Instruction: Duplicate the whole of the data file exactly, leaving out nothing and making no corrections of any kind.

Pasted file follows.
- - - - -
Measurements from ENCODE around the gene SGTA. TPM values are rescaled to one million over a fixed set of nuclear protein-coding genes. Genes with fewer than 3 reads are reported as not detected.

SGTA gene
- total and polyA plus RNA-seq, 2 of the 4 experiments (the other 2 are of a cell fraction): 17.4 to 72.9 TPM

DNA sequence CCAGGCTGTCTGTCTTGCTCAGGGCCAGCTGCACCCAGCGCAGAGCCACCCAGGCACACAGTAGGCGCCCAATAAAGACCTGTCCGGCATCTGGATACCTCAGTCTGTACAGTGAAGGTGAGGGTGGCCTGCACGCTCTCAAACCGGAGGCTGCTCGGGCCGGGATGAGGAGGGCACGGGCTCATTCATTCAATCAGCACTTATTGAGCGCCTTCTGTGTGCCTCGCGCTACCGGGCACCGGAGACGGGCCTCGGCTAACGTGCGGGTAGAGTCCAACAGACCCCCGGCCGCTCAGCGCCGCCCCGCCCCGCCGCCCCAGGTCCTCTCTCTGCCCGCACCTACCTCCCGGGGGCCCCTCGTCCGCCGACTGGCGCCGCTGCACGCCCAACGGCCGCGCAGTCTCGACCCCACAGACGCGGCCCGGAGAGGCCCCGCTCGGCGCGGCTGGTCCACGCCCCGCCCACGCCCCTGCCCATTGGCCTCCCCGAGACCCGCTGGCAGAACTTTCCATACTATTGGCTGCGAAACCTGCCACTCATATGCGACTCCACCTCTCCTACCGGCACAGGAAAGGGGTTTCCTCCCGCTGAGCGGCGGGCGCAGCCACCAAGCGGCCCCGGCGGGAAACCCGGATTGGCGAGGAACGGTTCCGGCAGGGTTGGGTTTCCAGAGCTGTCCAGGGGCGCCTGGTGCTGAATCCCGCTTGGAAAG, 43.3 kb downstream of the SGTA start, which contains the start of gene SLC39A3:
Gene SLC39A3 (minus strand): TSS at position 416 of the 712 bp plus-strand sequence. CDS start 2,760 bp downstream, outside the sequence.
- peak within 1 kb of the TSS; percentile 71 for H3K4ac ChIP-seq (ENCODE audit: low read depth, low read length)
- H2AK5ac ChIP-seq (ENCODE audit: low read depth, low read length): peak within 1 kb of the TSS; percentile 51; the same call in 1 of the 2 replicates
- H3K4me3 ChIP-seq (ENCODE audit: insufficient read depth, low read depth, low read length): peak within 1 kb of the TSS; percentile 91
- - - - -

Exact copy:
Measurements from ENCODE around the gene SGTA. TPM values are rescaled to one million over a fixed set of nuclear protein-coding genes. Genes with fewer than 3 reads are reported as not detected.

SGTA gene
- total and polyA plus RNA-seq, 2 of the 4 experiments (the other 2 are of a cell fraction): 17.4 to 72.9 TPM

DNA sequence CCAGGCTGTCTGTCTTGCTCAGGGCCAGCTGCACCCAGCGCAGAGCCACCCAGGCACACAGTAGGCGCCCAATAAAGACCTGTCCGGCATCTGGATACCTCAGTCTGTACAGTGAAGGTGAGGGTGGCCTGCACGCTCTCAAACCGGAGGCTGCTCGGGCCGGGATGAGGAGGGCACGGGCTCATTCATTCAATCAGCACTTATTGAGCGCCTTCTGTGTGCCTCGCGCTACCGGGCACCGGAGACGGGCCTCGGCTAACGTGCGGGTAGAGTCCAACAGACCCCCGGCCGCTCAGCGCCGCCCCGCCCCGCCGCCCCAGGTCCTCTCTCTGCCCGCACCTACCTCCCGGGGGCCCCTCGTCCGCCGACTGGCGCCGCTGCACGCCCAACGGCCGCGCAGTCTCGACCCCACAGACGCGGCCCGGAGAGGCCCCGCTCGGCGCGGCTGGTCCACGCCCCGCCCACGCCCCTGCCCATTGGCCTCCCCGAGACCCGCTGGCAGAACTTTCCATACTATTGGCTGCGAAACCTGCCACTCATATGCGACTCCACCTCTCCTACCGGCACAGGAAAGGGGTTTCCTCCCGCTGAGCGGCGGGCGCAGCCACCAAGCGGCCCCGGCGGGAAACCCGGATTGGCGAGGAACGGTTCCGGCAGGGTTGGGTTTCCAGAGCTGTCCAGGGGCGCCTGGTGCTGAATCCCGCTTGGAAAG, 43.3 kb downstream of the SGTA start, which contains the start of gene SLC39A3:
Gene SLC39A3 (minus strand): TSS at position 416 of the 712 bp plus-strand sequence. CDS start 2,760 bp downstream, outside the sequence.
- peak within 1 kb of the TSS; percentile 71 for H3K4ac ChIP-seq (ENCODE audit: low read depth, low read length)
- H2AK5ac ChIP-seq (ENCODE audit: low read depth, low read length): peak within 1 kb of the TSS; percentile 51; the same call in 1 of the 2 replicates
- H3K4me3 ChIP-seq (ENCODE audit: insufficient read depth, low read depth, low read length): peak within 1 kb of the TSS; percentile 91